• I had always felt at odds with my period. Like it wasn’t supposed to be there. And then I realized I was trans! Growing up in the 90s and early 2000s, the period stigma was (and still is) very real. It felt gross and shameful - two things that it is not! Okay..sometimes it can feel gross. – Beau (he/they)

    • When I get my period, I learn how to listen to my body. I learn when to rest, when to drink water, etc. Periods, to me, are difficult yet empowering. – Maya (she/her)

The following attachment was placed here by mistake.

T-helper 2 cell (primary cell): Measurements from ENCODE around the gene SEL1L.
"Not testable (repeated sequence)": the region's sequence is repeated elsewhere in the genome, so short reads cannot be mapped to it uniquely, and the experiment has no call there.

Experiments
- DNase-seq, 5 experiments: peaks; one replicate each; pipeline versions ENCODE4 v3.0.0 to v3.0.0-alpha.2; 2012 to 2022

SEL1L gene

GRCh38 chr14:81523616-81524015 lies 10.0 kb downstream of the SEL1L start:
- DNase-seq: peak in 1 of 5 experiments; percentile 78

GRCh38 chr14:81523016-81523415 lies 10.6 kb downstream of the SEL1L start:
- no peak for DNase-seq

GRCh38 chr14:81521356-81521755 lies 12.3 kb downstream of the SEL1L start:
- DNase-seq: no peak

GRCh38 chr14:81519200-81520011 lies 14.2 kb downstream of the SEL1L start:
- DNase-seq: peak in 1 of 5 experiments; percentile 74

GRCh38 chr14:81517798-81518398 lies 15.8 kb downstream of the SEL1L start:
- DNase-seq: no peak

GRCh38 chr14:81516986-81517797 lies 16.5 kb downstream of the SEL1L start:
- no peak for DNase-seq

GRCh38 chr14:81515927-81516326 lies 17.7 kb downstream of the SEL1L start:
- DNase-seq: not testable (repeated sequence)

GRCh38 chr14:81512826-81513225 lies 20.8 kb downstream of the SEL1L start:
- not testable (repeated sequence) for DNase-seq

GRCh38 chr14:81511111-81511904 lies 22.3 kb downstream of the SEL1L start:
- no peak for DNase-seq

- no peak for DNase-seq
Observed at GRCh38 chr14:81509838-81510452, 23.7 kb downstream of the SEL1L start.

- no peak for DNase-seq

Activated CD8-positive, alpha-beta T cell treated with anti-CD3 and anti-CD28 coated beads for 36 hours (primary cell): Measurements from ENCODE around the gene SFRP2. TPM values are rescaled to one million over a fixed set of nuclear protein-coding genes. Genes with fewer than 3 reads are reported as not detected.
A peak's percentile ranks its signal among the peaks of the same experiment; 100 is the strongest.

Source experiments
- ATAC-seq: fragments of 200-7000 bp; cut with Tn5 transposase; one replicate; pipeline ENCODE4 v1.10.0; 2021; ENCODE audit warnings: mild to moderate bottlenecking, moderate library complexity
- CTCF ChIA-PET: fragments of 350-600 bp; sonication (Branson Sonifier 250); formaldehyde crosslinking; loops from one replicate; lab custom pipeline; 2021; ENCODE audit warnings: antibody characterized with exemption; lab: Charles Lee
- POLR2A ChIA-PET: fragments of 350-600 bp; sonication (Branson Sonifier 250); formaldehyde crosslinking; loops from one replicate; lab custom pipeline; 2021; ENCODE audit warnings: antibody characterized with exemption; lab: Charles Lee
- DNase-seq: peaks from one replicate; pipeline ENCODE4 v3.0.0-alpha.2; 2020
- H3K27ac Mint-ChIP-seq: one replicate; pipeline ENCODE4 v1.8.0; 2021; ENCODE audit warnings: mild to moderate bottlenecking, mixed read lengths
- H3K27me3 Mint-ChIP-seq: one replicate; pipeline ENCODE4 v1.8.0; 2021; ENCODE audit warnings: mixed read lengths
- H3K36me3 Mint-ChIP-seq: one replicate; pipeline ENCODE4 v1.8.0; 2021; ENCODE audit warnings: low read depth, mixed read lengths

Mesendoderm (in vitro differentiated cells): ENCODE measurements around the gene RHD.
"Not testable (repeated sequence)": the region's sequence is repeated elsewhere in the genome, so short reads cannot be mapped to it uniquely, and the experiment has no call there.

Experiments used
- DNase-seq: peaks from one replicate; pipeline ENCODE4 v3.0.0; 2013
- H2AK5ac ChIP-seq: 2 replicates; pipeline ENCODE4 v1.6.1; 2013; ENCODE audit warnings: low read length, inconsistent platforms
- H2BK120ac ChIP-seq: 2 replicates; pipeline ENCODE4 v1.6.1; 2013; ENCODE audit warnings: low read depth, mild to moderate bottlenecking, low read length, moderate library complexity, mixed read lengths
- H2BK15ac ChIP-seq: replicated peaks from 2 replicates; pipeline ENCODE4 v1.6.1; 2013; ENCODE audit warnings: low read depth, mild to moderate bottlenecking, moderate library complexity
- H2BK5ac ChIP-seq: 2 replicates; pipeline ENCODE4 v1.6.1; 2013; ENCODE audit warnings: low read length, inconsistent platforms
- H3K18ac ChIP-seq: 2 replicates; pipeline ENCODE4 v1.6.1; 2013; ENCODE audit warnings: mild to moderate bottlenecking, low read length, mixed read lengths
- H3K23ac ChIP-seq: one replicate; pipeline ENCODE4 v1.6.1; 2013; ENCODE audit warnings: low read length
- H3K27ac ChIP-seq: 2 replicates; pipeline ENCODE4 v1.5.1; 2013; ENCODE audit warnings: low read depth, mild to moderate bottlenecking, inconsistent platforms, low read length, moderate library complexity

How has the Inner Cycle community or August as a whole impacted your relationship to Pride?

    • August has made me feel so much more comfortable with myself and my identity. They helped me realize even more that it’s okay to love who you love. – Riley (she/they)

    • The community is very supportive. I feel like I could talk to them about anything. Especially things that have to do with my sexuality and my identity. – Brenya (she/they)

    • This community has helped me meet others who also experience a period outside the social constructs of the association with womanhood. It is lovely to meet other Queer and GNC folks who also want liberation and peer support when it comes to having a period. – Mikey (she/her)